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Abstract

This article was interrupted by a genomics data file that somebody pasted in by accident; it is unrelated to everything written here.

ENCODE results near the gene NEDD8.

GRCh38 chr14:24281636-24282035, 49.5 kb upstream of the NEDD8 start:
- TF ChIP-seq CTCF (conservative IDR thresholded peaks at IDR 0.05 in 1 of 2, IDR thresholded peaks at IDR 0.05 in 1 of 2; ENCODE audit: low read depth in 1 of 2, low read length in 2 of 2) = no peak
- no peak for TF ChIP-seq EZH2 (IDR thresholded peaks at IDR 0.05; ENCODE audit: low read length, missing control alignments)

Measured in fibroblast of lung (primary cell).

Significant student learning and school improvement are dependent upon the teacher being the centerpiece (Tucker, Stronge, Gareis, & Beers, 2003; National Council of Teacher Quality, 2011). In maintaining the high standards associated with teaching responsibilities, educators are held accountable through performance evaluations. In the United States, teacher evaluations have long been a standard of practice largely determined by individual states and school districts. Additionally, teacher effectiveness has been guided by at least three pieces of national legislation, including the Elementary and Secondary Education Act (ESEA, 1965), the No Child Left Behind Act (NCLB, 2001) and the American Recovery and Reinvestment Act (ARRA, 2009), also referred to as the Stimulus or Recovery Act. With the expectation that the nation's universities produce higher quality teachers and school districts hire "highly qualified" teachers, the profession finds itself under constant, critical scrutiny, most recently concerning the evaluation of teachers.

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